That says something very significant about the perceived threat of the storm. Confronted with potential thunderstorm warnings, HUB programmers had no choice. Knowing that the forecast called for more heavy rain, and that even tornado warnings had been issued for the Los Angeles area, people made the best decisions they could with the information they had. Of course, we all now know that there was little rain — but what if there was? Going through with Heat would have risked the integrity of the stage and people’s lives. While it’s entirely natural to want to blame someone, something, anything for the cancellation of the event, the only one really to blame is Mother Nature.
Still, the HUB could have done a better job conveying the seriousness of the matter to students and concert attendees. The disappointment was largely due to missing the big names in music, but the outrage stemmed from the feeling that the cancellation came out of nowhere. Given that an unprecedented rainstorm was forecasted to dump buckets of rain on Southern California that weekend, the HUB had to at least consider the possibility of cancelling the concert, yet it declined to mention if cancellation was in the cards. Students, content with the knowledge that Heat had never been cancelled before, and not receiving any information to indicate that this year was any different, expected Heat to set UCR aflame again in 2014.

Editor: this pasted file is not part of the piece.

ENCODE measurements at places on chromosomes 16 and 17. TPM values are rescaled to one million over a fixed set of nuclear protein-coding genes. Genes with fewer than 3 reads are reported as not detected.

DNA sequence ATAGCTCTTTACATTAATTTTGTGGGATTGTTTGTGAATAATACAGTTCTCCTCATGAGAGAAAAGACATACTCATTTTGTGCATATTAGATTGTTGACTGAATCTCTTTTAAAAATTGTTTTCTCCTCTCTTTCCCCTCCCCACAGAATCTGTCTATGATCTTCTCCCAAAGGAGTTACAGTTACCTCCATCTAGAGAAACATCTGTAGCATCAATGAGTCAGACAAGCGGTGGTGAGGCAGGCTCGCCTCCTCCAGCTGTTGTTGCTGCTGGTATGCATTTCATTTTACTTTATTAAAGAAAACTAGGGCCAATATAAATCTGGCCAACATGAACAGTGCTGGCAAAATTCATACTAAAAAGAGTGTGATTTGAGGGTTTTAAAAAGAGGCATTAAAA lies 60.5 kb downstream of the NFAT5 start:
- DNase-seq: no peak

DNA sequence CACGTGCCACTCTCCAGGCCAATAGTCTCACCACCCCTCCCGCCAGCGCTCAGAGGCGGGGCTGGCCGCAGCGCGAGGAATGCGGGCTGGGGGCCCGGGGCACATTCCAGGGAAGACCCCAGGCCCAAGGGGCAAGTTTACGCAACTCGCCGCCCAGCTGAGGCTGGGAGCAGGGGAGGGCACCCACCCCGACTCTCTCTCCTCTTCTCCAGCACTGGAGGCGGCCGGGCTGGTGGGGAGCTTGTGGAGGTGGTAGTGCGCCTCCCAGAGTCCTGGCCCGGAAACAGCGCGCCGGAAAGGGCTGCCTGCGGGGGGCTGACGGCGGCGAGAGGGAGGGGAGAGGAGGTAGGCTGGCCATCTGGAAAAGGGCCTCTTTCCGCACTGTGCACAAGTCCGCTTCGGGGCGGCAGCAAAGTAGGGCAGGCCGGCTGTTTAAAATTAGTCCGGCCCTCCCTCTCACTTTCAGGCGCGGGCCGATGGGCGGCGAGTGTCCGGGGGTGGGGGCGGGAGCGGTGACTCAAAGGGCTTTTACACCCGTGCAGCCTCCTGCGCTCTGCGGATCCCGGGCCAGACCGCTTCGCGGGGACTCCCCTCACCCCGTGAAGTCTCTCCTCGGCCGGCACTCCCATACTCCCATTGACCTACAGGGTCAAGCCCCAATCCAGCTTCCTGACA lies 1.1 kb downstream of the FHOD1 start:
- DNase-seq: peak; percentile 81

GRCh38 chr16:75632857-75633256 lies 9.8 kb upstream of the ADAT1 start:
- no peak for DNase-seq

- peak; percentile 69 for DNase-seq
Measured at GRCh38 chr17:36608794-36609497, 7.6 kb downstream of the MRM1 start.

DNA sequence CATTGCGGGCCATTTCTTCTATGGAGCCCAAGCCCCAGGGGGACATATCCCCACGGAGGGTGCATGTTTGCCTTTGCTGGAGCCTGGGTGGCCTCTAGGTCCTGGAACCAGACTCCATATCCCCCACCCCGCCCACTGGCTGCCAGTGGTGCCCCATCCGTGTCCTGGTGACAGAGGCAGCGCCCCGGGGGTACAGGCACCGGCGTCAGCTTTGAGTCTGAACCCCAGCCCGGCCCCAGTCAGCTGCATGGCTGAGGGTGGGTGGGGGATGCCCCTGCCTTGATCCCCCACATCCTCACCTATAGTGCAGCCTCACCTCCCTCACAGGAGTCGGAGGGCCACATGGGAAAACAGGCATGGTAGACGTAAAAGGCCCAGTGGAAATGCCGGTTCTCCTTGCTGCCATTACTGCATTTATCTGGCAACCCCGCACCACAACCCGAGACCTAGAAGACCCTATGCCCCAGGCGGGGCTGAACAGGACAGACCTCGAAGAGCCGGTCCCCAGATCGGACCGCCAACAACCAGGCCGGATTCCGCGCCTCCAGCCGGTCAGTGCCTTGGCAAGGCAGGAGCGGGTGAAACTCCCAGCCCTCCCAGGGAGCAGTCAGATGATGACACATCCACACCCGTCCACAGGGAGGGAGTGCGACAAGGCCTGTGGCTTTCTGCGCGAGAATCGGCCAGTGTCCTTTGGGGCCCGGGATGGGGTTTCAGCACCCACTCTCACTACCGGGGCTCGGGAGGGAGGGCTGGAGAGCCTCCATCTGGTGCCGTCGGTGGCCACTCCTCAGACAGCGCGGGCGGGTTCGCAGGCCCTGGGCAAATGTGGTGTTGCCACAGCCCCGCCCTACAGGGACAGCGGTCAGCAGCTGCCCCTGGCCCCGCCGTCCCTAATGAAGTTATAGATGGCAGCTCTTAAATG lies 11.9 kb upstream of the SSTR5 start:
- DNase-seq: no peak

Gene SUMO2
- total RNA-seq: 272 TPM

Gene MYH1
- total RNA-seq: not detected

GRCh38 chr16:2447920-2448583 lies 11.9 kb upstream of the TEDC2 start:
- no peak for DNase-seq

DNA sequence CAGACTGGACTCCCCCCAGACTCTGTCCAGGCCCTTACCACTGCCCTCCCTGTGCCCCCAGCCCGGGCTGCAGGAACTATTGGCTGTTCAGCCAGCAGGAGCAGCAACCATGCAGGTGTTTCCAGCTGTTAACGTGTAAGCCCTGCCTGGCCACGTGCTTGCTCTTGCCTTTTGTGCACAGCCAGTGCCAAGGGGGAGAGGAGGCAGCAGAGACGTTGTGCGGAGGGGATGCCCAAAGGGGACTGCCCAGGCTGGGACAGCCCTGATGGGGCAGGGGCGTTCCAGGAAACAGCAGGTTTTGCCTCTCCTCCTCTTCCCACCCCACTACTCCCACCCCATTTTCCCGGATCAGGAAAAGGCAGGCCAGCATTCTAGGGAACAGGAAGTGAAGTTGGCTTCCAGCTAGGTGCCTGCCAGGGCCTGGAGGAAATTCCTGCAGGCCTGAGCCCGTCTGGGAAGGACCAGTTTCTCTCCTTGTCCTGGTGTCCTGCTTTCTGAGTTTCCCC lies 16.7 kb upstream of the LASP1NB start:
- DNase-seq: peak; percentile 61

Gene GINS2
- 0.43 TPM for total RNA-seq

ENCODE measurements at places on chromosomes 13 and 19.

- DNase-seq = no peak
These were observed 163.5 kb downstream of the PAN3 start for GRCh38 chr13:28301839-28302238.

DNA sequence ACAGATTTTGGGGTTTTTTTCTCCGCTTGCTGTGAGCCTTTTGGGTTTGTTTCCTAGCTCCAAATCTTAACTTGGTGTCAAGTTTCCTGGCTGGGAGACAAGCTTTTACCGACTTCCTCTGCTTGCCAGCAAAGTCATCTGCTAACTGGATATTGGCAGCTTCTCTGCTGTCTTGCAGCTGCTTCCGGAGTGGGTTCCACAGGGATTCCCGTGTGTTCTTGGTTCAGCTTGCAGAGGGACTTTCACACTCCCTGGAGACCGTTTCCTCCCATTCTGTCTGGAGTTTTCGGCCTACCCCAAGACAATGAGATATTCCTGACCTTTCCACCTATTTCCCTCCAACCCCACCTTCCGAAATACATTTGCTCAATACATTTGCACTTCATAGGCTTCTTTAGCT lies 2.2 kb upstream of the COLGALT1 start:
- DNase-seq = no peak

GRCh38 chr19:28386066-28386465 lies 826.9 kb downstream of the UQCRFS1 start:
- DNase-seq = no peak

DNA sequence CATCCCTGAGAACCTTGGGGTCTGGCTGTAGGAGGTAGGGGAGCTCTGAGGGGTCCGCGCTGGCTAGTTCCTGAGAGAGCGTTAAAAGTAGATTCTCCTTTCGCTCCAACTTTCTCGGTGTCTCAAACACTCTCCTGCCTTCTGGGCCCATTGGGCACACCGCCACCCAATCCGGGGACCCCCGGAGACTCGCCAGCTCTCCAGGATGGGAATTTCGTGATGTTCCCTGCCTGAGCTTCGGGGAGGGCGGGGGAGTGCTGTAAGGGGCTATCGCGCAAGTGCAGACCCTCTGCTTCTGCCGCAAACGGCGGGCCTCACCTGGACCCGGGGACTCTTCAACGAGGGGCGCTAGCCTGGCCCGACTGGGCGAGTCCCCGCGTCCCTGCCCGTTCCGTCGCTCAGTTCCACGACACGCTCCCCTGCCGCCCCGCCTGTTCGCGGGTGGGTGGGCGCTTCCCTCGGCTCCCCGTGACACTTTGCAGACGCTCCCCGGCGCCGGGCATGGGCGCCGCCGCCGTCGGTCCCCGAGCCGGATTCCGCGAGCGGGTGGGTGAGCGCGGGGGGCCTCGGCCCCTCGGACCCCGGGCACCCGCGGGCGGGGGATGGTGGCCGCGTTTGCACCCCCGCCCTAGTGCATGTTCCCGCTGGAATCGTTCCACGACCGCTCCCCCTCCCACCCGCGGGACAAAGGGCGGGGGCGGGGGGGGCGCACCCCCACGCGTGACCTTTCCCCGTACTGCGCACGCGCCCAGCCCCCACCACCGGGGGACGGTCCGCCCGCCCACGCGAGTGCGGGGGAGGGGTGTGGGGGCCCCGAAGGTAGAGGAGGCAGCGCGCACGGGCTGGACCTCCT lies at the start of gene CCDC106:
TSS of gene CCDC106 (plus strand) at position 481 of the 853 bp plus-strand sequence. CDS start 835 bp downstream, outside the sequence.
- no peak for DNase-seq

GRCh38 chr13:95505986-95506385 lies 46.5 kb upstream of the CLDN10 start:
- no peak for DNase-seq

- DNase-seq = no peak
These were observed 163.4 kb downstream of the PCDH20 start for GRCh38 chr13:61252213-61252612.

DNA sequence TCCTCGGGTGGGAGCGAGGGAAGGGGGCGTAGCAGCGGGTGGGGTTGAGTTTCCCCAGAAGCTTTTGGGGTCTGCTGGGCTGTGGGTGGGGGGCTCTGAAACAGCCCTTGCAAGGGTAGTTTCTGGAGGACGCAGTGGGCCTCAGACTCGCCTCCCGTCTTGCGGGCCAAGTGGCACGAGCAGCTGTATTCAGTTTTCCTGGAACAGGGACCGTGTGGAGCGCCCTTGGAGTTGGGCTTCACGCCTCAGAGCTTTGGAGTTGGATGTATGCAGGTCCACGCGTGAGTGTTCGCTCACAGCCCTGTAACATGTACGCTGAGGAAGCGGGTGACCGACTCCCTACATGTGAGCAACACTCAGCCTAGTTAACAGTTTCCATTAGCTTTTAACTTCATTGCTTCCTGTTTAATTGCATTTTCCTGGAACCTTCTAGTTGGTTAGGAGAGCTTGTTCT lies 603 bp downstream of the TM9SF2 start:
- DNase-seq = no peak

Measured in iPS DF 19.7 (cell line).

If there were any flickers of concern at the state of the concert during the day before, the HUB extinguished them with a confident post to the event’s Facebook page, gleefully announcing, “Only 17 hours left!” In so doing, it had the tacit effect of confirming that Heat would go on, a poor programming decision that settled wavering students’ fears despite the plausibility, if not probability, of severe weather.